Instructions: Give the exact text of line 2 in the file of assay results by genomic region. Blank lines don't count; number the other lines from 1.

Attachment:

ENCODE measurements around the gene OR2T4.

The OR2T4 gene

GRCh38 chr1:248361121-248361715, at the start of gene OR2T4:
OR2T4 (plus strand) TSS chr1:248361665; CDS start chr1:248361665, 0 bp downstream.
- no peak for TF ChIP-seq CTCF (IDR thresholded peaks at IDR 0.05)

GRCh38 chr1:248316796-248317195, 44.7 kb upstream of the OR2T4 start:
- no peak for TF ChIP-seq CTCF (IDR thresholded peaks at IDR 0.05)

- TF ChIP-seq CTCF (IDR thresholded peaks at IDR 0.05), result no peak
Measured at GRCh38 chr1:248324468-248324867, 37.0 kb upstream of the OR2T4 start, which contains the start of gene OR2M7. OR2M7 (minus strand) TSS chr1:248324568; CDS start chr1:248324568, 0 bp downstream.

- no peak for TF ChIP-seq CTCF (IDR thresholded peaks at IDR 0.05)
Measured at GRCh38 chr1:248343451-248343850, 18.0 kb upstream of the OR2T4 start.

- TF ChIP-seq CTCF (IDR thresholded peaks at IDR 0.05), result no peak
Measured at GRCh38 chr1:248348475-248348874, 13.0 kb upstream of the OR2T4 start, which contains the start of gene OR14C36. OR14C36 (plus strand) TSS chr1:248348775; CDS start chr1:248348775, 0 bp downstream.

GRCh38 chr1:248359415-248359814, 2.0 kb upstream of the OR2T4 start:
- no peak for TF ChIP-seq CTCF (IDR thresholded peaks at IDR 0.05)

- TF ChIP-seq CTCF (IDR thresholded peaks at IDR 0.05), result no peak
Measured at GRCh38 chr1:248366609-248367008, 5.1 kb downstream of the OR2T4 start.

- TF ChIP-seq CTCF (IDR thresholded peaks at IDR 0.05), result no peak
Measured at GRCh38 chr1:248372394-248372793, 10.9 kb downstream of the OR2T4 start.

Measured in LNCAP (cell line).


The OR2T4 gene